Summertime in Chicago is known for many things. Increased traffic as folks who stowed their convertibles for a harsh winter now bring them back to compete for lanes on Lake Shore Drive. The unusual notion that you are simultaneously delighted and disgusted at the daily beach report which outlays the level of bacteria that is present in Lake Michigan and determines the beach going behavior of a careful few. Never to be ignored, forgotten, or disparaged are the profuse number of neighborhood festivals held throughout Chicagoland.
If you have been aware enough to attend any of those festivals that are held in Chicago’s downtown area, you may have come across an ingenious little event known to we Chicago natives as the Summer Dance. A festival brought about to celebrate low cost Sangrias, live bands from every musical genre, and the joy of people dancing on a hardwood dance floor with just enough alcohol in the blood to prevent you from talking yourself out of a good time.
I was once quoted as saying that we could cause a movement of peace across the planet if we promoted this concept worldwide. Pretentious attitudes tend to melt away when a crowd of onlookers are worked into a rhythmic frenzy during a jam session by the Chicago Afrobeat Project, Funkadesi, or Kokolo. There is also no shortage of opportunities to learn to move with other styles to which you are not yet accustomed. If you are a brave soul, come out to Grant Park, throw back one of those $5 Sangrias and find your way to the dance floor. You may find kindred soul in rhythm such as myself. As the old mystic aphorism goes, it is only when you lose yourself (in the rhythm, some forget that part) that you will find yourself again.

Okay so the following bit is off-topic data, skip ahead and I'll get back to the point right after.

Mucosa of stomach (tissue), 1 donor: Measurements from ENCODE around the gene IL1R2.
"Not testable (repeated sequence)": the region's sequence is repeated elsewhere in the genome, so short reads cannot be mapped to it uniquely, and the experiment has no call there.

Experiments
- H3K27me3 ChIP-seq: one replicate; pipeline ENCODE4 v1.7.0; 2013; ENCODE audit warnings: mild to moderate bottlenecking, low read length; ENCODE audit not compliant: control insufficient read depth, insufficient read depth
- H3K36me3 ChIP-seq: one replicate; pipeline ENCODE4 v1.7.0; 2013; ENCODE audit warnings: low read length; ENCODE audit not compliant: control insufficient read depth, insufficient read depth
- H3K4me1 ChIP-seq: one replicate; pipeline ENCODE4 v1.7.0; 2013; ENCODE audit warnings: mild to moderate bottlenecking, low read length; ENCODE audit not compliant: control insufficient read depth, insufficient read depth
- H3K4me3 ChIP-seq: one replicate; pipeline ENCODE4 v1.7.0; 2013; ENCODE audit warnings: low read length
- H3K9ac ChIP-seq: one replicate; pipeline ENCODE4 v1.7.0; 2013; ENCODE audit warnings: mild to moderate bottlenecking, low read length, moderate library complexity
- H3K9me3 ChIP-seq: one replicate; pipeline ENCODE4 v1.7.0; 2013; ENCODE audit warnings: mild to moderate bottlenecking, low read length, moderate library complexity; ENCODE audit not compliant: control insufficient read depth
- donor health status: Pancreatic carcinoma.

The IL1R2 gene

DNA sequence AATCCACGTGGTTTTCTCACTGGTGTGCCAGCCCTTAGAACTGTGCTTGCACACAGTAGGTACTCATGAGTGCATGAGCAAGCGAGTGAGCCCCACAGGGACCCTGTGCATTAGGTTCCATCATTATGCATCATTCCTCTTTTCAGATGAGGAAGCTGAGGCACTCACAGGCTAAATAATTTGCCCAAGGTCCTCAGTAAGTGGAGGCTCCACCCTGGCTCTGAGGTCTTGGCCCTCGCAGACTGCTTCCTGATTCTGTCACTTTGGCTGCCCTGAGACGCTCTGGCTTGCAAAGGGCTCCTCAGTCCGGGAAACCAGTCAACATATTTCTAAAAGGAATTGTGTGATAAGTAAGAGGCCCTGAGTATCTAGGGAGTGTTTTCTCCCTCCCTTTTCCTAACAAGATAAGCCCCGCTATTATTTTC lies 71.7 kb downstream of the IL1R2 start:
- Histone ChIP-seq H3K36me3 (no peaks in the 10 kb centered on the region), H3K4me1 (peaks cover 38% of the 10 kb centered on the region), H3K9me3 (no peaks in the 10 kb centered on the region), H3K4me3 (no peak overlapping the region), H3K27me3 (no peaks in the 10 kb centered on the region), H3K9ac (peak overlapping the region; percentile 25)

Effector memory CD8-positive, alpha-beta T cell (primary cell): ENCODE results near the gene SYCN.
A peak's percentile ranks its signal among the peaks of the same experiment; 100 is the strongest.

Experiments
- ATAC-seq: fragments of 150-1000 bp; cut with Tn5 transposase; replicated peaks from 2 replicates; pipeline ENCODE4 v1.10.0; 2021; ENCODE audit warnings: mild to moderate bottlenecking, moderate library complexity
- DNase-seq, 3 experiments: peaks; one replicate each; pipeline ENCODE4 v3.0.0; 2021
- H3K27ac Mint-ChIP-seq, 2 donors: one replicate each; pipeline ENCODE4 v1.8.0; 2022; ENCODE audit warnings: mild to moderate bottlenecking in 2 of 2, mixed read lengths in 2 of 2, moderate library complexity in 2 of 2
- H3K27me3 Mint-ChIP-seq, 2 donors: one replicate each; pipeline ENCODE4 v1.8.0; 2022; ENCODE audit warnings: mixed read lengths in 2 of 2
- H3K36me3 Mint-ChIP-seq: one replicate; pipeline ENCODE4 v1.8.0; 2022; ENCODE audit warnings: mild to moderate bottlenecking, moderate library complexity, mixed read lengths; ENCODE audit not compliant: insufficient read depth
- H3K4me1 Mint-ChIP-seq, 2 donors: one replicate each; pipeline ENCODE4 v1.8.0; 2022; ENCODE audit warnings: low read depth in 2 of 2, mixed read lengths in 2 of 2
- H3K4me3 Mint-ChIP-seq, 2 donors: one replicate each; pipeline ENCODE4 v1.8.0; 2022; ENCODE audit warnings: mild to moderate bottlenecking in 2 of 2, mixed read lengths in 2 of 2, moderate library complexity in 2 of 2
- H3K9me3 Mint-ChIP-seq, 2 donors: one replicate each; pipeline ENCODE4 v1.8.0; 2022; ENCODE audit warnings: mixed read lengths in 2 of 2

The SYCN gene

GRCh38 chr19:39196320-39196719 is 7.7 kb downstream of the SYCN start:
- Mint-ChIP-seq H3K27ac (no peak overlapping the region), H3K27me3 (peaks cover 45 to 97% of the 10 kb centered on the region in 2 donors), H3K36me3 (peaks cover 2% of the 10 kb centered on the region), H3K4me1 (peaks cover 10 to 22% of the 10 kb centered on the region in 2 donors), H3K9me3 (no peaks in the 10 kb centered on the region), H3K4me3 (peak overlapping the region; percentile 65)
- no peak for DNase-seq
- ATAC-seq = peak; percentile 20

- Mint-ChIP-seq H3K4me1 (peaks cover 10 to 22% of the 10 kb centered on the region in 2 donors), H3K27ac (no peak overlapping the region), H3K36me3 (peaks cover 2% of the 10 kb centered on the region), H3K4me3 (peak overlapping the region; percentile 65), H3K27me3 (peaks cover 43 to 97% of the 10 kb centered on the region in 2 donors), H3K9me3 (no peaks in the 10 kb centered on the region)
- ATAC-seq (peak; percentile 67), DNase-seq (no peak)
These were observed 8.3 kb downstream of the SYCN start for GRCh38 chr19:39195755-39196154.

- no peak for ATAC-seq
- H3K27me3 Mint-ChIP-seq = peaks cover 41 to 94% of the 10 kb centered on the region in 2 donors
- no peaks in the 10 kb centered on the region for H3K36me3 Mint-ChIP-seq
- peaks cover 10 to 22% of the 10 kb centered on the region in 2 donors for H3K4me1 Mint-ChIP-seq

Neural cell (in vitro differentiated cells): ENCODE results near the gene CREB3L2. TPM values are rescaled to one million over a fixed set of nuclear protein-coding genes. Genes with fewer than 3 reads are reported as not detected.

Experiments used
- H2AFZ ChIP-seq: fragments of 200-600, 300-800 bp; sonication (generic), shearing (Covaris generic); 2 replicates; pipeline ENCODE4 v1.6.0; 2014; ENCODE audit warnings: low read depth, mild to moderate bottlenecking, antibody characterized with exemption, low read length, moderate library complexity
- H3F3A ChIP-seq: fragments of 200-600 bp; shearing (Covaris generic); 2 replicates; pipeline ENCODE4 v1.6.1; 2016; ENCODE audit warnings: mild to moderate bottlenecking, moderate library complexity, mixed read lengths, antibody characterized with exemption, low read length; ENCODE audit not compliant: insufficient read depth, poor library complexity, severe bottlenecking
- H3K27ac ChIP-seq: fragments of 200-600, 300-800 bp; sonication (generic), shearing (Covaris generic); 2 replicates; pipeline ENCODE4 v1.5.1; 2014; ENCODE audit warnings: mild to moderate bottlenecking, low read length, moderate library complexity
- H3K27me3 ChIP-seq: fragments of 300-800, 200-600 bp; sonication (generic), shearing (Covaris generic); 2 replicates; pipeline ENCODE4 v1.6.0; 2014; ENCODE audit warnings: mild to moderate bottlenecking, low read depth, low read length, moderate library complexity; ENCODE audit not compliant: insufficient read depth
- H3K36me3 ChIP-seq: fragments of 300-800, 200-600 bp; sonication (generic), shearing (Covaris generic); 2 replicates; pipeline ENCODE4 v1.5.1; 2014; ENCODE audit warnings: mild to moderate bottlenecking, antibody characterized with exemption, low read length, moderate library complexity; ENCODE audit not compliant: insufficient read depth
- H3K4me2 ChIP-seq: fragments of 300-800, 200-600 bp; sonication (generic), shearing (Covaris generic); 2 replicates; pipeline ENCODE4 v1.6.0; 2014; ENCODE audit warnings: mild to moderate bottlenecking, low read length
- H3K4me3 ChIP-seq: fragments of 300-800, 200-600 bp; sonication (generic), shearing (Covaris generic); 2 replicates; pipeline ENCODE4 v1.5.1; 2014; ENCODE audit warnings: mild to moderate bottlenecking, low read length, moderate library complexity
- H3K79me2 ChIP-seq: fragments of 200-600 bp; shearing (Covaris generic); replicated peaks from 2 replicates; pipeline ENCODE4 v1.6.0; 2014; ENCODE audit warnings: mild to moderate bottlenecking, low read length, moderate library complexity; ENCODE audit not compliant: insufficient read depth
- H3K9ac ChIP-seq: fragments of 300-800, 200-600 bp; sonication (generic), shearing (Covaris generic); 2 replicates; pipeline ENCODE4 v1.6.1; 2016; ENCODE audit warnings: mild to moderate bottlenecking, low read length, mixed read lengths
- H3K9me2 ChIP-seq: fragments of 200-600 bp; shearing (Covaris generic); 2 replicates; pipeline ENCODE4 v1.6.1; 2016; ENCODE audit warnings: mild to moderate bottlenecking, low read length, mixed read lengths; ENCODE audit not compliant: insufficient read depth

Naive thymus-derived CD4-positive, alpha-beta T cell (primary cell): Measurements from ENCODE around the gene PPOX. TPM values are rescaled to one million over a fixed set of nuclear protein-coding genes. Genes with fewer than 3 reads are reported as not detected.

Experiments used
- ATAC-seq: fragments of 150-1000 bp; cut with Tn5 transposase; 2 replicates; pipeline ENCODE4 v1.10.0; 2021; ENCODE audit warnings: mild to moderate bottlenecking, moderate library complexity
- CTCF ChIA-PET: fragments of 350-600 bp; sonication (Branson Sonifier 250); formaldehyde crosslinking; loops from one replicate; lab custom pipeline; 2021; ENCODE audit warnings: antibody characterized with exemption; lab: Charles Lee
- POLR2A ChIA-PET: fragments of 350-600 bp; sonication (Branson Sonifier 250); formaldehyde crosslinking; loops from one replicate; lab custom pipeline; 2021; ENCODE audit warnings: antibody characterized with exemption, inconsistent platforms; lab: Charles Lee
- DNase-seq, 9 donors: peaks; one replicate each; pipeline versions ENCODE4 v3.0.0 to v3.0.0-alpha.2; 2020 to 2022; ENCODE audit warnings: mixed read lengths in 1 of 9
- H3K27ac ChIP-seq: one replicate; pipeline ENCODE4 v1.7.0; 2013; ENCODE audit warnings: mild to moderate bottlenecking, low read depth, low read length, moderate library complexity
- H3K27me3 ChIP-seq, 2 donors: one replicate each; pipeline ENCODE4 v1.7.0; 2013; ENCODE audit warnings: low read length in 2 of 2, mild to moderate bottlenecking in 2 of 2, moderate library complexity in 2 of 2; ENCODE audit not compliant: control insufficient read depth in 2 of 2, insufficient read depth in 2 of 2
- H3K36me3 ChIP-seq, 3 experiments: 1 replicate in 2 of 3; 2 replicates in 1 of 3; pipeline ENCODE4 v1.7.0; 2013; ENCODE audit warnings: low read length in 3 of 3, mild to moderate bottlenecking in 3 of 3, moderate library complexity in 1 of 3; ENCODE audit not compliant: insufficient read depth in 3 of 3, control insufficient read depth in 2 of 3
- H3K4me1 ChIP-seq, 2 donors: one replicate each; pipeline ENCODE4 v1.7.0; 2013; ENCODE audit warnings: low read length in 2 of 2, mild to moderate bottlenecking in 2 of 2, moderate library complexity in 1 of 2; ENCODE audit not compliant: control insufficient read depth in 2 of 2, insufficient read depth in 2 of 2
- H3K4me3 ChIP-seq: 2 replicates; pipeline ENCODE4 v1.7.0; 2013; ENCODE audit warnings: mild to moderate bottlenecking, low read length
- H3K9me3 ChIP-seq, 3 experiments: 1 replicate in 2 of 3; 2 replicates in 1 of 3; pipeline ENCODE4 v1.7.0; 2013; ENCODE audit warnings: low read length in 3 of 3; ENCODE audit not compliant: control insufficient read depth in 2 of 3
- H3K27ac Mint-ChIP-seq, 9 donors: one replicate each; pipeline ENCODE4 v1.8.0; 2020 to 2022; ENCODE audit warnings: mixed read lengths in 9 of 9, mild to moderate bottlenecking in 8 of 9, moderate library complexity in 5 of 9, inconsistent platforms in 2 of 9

I must graciously thank Ms. Ashera and Ms. Elise for attending this year’s festivities with me. They were very capable of handling themselves on the floor since I occasionally become quite intense. I must also offer my thanks to that sister with the short cropped cut who rocked a tank top and a full length blue jean skirt whose Ebon complexion evoked all sorts of emotions in me beyond the dance floor. I am quite sorry the excitement caused me to miss your name. I experienced a physical rapport with you in that moment that was unable to be matched for the remainder of the evening. Respect!